Social familiarity improves fast-start escape performance in schooling fish

Nadler, Lauren E., McCormick, Mark I., Johansen, Jacob L., and Domenici, Paolo (2021) Social familiarity improves fast-start escape performance in schooling fish. Communications Biology, 4 (1). 897.

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Using social groups (i.e. schools) of the tropical damselfish Chromis viridis, we test how familiarity through repeated social interactions influences fast-start responses, the primary defensive behaviour in a range of taxa, including fish, sharks, and larval amphibians. We focus on reactivity through response latency and kinematic performance (i.e. agility and propulsion) following a simulated predator attack, while distinguishing between first and subsequent responders (direct response to stimulation versus response triggered by integrated direct and social stimulation, respectively). In familiar schools, first and subsequent responders exhibit shorter latency than unfamiliar individuals, demonstrating that familiarity increases reactivity to direct and, potentially, social stimulation. Further, familiarity modulates kinematic performance in subsequent responders, demonstrated by increased agility and propulsion. These findings demonstrate that the benefits of social recognition and memory may enhance individual fitness through greater survival of predator attacks.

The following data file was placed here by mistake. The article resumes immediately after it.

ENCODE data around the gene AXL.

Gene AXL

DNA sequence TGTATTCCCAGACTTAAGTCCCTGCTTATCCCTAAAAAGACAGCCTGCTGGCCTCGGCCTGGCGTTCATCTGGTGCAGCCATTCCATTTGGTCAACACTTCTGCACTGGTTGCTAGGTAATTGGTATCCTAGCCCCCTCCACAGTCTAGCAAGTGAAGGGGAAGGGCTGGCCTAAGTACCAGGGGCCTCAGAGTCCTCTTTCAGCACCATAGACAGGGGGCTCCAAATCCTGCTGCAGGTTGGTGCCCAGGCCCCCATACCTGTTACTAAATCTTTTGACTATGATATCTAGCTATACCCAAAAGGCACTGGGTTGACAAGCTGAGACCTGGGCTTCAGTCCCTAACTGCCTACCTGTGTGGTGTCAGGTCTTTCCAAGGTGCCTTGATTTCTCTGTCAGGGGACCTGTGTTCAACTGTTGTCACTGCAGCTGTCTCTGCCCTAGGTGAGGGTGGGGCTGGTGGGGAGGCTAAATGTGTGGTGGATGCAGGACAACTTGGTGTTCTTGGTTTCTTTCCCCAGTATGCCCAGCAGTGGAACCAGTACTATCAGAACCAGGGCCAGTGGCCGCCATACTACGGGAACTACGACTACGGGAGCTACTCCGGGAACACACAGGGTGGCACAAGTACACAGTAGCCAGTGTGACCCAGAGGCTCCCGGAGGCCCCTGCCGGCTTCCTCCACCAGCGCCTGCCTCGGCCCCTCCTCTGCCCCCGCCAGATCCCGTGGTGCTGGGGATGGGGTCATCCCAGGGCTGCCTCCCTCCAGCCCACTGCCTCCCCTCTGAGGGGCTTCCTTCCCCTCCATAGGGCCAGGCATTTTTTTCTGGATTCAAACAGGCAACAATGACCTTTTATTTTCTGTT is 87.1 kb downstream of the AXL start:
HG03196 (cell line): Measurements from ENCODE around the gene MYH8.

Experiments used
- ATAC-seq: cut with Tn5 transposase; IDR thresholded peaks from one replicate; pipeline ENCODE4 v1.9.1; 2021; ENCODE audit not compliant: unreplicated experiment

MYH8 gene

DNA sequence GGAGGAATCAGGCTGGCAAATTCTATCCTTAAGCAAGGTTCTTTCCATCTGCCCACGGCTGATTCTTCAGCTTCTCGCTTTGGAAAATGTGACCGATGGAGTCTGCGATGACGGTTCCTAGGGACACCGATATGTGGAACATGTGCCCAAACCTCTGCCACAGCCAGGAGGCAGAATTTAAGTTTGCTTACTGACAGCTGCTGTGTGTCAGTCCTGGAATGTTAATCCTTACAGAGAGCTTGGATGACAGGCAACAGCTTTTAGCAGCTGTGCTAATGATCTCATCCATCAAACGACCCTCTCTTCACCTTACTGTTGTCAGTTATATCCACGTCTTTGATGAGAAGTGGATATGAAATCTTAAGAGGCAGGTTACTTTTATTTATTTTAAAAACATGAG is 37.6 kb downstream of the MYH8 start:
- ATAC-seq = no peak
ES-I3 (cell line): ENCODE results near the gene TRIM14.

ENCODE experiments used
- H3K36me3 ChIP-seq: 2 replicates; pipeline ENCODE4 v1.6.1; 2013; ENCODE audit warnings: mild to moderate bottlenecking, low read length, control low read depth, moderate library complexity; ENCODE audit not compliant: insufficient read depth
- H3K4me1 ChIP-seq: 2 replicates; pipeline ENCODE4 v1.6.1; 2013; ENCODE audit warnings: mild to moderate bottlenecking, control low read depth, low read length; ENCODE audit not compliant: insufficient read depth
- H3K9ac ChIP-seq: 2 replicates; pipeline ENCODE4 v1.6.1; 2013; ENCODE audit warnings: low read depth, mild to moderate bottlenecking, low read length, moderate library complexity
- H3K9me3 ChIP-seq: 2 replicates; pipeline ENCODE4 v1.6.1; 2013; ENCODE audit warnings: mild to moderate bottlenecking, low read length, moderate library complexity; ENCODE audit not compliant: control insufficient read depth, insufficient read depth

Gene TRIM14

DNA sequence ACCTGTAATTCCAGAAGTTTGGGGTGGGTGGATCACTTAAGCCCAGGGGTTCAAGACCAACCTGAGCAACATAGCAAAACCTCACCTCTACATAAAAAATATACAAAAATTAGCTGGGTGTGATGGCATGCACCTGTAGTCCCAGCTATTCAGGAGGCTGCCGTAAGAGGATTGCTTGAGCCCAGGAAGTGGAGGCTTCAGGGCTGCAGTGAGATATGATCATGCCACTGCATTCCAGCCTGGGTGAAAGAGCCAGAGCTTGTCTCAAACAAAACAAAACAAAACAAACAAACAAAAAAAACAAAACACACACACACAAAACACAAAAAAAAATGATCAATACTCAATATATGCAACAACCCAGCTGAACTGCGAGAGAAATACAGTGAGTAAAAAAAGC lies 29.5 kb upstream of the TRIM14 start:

Item ID: 69958
Item Type: Article (Research - C1)
ISSN: 2399-3642
Copyright Information: Open Access This article is licensed under a Creative Commons Attribution 4.0 International License, which permits use, sharing, adaptation, distribution and reproduction in any medium or format, as long as you give appropriate credit to the original author(s) and the source, provide a link to the Creative Commons license, and indicate if changes were made. The images or other third party material in this article are included in the article’s Creative Commons license, unless indicated otherwise in a credit line to the material. If material is not included in the article’s Creative Commons license and your intended use is not permitted by statutory regulation or exceeds the permitted use, you will need to obtain permission directly from the copyright holder. To view a copy of this license, visit
Funders: ARC Centre of Excellence for Coral Reef Studies
Projects and Grants: ARC E1140100117
Date Deposited: 04 Apr 2022 23:24
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